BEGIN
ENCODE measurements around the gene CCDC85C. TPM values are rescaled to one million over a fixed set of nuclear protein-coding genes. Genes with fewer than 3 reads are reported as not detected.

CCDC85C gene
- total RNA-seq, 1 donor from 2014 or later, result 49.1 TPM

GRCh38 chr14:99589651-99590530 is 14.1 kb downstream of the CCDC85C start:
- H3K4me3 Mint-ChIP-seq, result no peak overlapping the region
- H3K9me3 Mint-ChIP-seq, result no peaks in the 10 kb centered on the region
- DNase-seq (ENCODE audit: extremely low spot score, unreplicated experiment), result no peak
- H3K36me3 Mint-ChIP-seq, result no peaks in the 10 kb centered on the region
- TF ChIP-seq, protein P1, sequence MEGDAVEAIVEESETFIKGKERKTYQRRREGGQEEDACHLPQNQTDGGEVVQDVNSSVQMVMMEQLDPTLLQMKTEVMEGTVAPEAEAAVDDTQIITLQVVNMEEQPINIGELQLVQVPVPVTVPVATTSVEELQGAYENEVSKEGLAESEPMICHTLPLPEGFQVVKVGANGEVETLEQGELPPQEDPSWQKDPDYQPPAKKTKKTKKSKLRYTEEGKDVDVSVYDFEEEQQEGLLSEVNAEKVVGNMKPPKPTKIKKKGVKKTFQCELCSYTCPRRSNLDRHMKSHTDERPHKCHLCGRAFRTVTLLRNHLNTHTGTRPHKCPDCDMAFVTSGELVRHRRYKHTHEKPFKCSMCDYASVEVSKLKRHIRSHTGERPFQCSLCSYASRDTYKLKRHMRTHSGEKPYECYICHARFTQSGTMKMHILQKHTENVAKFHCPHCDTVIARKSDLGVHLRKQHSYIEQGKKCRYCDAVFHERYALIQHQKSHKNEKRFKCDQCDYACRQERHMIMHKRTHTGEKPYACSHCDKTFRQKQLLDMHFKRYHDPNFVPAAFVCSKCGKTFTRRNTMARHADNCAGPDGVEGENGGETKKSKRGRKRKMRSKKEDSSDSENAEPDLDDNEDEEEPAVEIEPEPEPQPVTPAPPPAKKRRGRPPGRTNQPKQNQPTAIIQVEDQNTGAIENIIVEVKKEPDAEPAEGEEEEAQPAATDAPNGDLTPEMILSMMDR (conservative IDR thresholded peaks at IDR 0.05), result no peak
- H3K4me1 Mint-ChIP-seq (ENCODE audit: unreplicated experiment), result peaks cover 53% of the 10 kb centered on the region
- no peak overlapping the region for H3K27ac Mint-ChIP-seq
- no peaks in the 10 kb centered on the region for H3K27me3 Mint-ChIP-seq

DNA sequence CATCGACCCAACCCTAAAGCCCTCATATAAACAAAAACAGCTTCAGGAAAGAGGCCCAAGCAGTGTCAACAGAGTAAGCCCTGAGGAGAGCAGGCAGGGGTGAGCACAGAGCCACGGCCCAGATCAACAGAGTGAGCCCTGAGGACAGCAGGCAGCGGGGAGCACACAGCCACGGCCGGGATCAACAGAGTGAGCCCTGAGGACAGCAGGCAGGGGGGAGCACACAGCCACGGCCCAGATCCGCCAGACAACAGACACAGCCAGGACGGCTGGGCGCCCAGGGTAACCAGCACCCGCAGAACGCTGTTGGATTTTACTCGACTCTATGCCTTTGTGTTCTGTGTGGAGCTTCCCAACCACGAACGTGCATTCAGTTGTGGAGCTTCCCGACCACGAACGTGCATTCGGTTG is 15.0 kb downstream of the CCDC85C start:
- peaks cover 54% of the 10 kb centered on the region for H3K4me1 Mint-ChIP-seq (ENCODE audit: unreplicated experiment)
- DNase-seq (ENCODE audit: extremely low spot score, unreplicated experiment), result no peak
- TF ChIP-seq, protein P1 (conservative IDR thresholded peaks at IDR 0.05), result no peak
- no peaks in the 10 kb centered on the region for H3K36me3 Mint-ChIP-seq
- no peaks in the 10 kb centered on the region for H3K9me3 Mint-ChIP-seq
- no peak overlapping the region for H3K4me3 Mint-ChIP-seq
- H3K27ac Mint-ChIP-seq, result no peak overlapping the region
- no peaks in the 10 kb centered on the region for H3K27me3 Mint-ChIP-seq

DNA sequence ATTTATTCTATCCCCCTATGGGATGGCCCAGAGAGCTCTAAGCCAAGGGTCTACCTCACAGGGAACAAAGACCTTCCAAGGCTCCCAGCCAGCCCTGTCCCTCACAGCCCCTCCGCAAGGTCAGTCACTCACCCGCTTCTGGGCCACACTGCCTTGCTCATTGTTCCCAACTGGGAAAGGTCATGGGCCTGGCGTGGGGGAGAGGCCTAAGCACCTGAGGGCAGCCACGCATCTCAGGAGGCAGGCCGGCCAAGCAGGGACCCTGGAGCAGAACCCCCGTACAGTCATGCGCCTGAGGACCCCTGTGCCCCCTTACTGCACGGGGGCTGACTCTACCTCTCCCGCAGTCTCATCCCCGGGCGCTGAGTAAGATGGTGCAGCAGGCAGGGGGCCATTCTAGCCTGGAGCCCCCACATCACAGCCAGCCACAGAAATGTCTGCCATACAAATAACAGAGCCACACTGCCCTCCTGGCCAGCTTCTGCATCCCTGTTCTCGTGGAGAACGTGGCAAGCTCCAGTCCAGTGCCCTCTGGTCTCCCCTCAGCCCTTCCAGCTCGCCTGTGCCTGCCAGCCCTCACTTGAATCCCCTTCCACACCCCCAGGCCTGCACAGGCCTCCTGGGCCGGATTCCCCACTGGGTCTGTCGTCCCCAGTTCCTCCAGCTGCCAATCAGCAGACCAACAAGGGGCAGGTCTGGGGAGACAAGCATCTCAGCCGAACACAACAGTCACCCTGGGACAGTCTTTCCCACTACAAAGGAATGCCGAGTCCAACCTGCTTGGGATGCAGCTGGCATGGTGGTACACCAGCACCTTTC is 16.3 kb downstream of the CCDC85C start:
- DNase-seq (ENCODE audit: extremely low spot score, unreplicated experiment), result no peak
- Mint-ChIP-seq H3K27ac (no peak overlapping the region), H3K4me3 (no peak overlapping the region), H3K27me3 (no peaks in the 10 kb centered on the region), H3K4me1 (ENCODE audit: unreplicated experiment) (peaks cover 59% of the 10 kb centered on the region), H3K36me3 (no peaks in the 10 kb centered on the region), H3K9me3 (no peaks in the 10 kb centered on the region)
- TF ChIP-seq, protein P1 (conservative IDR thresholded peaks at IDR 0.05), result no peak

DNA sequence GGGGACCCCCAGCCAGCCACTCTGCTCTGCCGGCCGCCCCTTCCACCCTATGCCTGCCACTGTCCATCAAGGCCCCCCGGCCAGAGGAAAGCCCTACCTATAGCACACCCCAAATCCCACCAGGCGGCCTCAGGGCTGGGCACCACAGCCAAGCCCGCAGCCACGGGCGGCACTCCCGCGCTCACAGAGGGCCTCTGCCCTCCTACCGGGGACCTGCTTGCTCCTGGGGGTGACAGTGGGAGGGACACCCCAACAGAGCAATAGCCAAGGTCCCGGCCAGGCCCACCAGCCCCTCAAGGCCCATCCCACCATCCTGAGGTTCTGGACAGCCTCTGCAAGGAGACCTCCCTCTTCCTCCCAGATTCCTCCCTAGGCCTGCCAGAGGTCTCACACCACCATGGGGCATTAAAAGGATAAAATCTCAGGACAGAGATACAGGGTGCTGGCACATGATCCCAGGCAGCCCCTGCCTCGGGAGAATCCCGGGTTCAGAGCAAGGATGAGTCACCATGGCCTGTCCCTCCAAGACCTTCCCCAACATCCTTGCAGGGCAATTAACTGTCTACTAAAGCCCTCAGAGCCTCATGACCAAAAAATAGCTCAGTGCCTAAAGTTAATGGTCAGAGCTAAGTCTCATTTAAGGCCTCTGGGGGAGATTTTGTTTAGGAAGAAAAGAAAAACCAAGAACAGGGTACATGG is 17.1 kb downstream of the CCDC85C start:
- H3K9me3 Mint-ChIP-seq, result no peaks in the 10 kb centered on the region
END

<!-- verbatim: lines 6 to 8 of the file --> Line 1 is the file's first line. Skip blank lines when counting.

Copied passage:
- H3K9me3 Mint-ChIP-seq, result no peaks in the 10 kb centered on the region
- DNase-seq (ENCODE audit: extremely low spot score, unreplicated experiment), result no peak
- H3K36me3 Mint-ChIP-seq, result no peaks in the 10 kb centered on the region